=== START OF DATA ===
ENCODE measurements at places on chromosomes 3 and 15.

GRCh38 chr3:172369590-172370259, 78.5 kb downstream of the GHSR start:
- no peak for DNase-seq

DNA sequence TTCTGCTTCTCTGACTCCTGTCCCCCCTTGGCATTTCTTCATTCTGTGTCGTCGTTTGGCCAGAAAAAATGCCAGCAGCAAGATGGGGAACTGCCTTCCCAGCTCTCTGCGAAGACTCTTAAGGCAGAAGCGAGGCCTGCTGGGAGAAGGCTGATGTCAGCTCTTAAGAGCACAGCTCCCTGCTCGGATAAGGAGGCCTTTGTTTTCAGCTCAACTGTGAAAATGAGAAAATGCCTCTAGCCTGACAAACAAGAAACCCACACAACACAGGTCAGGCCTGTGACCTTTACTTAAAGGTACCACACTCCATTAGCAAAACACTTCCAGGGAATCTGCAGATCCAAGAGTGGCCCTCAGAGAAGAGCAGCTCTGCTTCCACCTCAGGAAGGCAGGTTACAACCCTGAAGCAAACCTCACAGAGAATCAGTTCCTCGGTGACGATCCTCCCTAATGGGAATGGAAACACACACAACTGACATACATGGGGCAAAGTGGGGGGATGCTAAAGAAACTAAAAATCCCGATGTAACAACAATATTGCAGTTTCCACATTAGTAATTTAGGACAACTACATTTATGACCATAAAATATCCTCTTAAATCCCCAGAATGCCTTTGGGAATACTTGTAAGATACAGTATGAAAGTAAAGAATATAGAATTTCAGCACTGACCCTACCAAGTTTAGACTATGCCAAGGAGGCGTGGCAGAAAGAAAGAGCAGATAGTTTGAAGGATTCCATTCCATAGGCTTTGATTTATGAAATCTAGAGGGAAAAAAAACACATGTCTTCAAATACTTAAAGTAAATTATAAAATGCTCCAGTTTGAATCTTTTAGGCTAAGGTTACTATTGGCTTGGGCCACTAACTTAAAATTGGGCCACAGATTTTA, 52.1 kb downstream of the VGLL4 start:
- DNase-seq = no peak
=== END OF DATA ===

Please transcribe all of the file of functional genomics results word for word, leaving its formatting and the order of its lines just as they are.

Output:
ENCODE measurements at places on chromosomes 3 and 15.

GRCh38 chr3:172369590-172370259, 78.5 kb downstream of the GHSR start:
- no peak for DNase-seq

DNA sequence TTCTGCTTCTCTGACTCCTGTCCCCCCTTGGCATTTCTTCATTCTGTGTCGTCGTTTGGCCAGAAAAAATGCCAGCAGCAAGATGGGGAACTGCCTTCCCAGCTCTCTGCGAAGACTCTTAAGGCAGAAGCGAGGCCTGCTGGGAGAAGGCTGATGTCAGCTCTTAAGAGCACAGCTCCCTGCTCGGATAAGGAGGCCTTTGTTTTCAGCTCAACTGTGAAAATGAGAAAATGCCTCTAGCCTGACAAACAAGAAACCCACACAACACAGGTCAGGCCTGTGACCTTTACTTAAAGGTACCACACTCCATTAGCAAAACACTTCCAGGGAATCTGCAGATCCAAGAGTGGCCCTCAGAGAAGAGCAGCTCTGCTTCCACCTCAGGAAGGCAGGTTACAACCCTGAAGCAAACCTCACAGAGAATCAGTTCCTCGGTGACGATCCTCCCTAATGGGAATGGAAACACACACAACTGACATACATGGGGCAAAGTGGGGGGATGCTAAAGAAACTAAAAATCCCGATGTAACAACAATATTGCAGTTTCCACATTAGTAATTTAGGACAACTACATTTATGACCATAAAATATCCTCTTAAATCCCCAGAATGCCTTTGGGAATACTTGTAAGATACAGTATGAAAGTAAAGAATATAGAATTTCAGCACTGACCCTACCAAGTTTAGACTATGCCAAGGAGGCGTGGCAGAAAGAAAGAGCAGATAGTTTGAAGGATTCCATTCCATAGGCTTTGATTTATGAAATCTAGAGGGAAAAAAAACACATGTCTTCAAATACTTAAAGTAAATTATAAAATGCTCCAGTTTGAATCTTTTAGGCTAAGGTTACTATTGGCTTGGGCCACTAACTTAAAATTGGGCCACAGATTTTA, 52.1 kb downstream of the VGLL4 start:
- DNase-seq = no peak